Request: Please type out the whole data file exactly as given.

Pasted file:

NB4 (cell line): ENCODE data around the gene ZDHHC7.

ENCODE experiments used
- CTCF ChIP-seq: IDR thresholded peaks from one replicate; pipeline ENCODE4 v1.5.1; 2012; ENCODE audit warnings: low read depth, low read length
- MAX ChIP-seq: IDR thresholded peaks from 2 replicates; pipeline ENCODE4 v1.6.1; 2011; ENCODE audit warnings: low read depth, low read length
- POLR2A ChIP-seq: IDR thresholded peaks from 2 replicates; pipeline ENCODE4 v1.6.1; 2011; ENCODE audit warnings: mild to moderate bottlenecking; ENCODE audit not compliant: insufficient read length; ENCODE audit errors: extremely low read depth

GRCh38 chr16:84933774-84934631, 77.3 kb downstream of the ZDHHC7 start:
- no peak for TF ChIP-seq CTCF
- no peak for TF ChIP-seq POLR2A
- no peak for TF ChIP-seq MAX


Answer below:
NB4 (cell line): ENCODE data around the gene ZDHHC7.

ENCODE experiments used
- CTCF ChIP-seq: IDR thresholded peaks from one replicate; pipeline ENCODE4 v1.5.1; 2012; ENCODE audit warnings: low read depth, low read length
- MAX ChIP-seq: IDR thresholded peaks from 2 replicates; pipeline ENCODE4 v1.6.1; 2011; ENCODE audit warnings: low read depth, low read length
- POLR2A ChIP-seq: IDR thresholded peaks from 2 replicates; pipeline ENCODE4 v1.6.1; 2011; ENCODE audit warnings: mild to moderate bottlenecking; ENCODE audit not compliant: insufficient read length; ENCODE audit errors: extremely low read depth

GRCh38 chr16:84933774-84934631, 77.3 kb downstream of the ZDHHC7 start:
- no peak for TF ChIP-seq CTCF
- no peak for TF ChIP-seq POLR2A
- no peak for TF ChIP-seq MAX